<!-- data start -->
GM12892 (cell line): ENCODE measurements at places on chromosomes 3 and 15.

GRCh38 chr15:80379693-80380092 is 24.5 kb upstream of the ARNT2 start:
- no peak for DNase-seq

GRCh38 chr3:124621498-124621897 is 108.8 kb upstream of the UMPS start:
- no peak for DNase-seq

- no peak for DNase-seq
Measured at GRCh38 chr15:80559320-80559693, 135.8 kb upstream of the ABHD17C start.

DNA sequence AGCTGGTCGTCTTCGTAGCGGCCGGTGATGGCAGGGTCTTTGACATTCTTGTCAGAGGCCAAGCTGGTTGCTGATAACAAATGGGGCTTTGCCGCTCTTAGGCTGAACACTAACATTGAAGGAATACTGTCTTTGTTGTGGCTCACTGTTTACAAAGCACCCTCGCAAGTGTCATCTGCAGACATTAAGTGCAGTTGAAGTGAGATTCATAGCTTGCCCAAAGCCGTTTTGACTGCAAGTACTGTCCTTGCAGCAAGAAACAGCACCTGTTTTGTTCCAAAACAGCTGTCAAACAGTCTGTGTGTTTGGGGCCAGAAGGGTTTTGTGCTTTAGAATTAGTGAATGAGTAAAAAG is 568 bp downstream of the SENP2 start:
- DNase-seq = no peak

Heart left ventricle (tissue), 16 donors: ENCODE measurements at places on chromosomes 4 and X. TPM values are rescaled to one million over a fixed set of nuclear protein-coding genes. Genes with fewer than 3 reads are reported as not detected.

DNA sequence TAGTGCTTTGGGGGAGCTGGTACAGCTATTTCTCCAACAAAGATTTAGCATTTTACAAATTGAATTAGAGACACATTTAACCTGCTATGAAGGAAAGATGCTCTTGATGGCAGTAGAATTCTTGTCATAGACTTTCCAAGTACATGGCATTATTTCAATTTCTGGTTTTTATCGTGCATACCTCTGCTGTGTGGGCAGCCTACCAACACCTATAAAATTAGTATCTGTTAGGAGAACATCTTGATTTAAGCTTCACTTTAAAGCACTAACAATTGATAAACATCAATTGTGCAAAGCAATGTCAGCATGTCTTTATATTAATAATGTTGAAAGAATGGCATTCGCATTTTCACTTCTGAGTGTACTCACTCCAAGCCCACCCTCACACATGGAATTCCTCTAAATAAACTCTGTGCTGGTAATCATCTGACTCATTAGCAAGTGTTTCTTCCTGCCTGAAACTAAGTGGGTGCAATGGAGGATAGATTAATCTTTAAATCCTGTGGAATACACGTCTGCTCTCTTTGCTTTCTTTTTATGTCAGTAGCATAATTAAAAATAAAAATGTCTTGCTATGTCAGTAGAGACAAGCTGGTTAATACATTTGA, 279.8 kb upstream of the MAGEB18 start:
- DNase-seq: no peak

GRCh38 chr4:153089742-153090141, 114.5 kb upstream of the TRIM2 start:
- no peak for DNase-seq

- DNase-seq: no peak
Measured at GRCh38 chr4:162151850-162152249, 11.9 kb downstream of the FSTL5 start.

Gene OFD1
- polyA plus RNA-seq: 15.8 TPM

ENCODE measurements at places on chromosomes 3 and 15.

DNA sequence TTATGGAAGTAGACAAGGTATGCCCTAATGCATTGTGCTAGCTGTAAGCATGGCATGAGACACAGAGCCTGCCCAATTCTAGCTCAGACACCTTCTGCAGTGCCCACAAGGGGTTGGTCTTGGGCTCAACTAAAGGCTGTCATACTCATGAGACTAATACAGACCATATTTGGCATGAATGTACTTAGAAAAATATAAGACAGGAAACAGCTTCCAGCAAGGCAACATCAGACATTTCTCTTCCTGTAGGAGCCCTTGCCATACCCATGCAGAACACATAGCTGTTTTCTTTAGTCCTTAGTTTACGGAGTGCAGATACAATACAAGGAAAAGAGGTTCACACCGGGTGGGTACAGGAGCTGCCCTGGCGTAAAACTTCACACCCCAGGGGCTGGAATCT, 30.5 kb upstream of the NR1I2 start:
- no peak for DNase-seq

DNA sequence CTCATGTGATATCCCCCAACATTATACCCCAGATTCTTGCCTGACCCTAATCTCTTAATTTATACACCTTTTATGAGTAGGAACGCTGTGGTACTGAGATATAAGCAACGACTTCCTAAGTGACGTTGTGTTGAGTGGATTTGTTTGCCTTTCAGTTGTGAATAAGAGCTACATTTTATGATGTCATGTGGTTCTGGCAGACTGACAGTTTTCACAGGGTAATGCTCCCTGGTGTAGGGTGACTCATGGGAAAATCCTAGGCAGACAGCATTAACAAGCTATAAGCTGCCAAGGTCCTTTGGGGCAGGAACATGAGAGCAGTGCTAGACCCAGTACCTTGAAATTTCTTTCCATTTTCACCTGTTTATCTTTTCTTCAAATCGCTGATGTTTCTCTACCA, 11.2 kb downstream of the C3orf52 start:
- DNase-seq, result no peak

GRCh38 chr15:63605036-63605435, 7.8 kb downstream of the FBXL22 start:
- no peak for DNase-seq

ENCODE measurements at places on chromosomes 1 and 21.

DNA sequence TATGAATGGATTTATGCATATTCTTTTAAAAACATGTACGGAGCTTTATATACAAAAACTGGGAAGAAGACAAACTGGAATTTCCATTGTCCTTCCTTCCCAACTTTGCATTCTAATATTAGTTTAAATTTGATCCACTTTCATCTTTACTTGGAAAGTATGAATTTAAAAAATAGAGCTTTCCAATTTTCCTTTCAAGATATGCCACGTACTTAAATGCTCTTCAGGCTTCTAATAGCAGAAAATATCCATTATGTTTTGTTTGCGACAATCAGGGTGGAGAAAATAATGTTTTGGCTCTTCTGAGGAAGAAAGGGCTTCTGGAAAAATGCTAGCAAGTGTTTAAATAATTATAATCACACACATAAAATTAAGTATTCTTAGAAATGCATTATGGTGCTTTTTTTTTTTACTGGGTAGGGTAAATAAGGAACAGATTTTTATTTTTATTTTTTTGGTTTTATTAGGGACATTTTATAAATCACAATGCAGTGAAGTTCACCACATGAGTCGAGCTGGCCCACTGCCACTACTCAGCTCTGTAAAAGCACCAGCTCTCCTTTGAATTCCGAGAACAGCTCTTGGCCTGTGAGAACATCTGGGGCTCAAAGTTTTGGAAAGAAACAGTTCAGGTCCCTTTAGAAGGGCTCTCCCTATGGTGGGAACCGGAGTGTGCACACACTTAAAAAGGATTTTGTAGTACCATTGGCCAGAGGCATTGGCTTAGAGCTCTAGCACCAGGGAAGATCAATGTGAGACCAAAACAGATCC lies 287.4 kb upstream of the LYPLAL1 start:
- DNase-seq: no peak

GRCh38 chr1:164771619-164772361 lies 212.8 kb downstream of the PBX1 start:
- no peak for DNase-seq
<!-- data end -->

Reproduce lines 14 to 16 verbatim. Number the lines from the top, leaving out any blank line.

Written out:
- no peak for DNase-seq

- DNase-seq: no peak
Measured at GRCh38 chr4:162151850-162152249, 11.9 kb downstream of the FSTL5 start.